Address:

Art Collection of Göttingen University
Gallery of Paintings and Sculptures in the Altes Auditorium
Weender Landstraße 2
37073 Göttingen
www.uni-goettingen.de/art-collectionKunstsammlung der Universität Göttingen

www.kunstsammlung.uni-goettingen.de

Opening hours:
Open: Sun. 10:00 – 16:00
Tours: First Sunday of every month
at 11:30 presenting the ‘artwork of
the month’, or by appointment
Admission: € 3, red. € 1.50

Contact:
Dr. Anne-Katrin Sors
Tel.: +49 551 39-5093, -5092, -5098
E-Mail: kunsts@gwdg.de

The University of Göttingen’s Collection of Sculptures can be subdivided into three differing sections. The first contains marble and plaster busts depicting significant characters in the institution’s history, as is typical for a university collection. Among these sculptures, the bust of legal historian Christian August Gottlieb Goede (1774 – 1812) completed in 1813 by Johann Gottfried Schadow (1764 – 1850), is of particular interest; students and colleagues of the scholar commissioned this work in his memory. Also noteworthy, not least for its close-to-reality but less-than-flattering depiction of the subject, is Friedrich Wilhelm Doell’s (1750 – 1816) bust of mathematician and physicist Abraham Gotthelf Kaestner (1719 – 1800),
sculpted in 1800.

In addition to these sculptural portraits in stone or plaster of personages representing the university’s history, the collection also contains a small number of wooden sculptures from the 14th-18th centuries. These originate from a variety of regions and contexts. It is believed that the university received the first of them – depicting three sleeping boys on the Mount of Olives and crafted in 1500 – in 1902 as a bequest from Privy Councillor Professor Karl Ewald Hasse. Then, in 1907, a Swabian School Madonna with Child, which had belonged to Professor Wilhelm Dilthey, came into the Göttingen collection. On this basis, several items were purchased during the 1920s and 1930s with the support of the Universitätsbund, including the oldest sculpture in the collection, which dates back to the early 14th century. Further sculptures came to the university from the private collection of Justus Theodor Valentiner (1869 – 1952), who had worked in the service of the university as curator.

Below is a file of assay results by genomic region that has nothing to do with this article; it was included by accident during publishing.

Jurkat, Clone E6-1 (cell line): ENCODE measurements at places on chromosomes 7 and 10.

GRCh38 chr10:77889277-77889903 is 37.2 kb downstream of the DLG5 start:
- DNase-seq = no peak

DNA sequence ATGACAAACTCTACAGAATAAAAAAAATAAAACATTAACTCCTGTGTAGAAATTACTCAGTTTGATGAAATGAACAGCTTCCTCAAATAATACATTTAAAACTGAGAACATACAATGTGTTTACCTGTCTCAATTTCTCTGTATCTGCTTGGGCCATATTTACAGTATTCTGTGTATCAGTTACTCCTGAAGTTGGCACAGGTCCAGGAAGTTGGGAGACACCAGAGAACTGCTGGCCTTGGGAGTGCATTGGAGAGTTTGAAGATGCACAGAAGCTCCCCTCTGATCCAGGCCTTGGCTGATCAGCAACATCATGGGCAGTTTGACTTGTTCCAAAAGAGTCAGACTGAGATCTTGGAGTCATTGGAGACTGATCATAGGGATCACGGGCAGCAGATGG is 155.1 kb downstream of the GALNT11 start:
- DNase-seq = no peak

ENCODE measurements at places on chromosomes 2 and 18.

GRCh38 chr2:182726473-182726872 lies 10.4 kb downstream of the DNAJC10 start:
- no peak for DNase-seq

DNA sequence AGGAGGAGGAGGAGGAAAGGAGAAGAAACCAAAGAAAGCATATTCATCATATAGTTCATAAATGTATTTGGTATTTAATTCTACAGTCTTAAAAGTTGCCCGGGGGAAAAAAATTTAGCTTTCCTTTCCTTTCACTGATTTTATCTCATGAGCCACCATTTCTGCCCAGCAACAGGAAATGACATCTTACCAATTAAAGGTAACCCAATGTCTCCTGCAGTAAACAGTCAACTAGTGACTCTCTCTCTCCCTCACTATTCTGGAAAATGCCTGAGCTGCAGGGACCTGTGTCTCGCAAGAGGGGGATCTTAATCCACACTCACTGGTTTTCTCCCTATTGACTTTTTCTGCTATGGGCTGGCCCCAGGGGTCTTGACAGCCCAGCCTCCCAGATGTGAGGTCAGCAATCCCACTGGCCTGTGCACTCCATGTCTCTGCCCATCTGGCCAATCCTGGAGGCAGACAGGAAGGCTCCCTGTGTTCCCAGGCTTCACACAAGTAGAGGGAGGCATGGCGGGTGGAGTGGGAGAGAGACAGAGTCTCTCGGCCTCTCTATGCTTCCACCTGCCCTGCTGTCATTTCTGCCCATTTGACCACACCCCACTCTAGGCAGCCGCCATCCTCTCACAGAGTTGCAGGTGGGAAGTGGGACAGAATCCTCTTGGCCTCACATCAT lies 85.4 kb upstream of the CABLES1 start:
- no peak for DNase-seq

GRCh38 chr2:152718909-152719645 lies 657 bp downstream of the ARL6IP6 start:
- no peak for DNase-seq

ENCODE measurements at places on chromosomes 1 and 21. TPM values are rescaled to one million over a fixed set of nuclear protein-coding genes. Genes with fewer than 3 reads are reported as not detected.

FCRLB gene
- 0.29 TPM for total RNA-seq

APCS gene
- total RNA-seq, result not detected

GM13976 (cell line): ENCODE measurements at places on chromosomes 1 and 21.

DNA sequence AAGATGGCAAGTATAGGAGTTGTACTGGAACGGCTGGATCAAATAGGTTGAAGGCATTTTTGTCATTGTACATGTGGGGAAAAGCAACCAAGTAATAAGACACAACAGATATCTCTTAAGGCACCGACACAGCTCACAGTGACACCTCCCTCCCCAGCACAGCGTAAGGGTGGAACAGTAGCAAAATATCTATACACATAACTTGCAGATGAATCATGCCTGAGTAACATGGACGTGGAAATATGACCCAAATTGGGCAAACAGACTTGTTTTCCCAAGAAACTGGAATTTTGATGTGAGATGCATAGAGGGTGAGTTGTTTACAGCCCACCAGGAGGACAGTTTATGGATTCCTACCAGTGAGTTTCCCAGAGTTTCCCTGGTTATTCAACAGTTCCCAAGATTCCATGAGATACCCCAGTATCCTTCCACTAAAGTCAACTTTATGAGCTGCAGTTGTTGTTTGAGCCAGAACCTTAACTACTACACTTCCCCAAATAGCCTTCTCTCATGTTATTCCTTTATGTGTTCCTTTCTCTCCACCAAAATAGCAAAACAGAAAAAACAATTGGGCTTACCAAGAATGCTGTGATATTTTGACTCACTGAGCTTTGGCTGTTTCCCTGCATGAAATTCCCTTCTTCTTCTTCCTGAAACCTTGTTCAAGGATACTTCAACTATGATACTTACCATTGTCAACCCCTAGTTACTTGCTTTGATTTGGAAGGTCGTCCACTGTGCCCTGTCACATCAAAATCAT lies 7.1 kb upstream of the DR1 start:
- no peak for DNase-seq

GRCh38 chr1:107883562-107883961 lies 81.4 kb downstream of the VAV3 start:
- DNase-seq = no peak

The third and final section of this collection consists of sculptures by well-known modern artists purchased over the course of the university’s history. Among them are six preliminary designs for an ‘Art in Architecture’ competition that date from the 1980s, including pieces by Horst Antes (b. 1936) and Otto Herbert Hajek (1927 – 2005). In its entirety, the Collection
of Sculptures provides an unusually comprehensive cross-section of sculptural art history from the Middle Ages until the present day.

Anne-Katrin Sors


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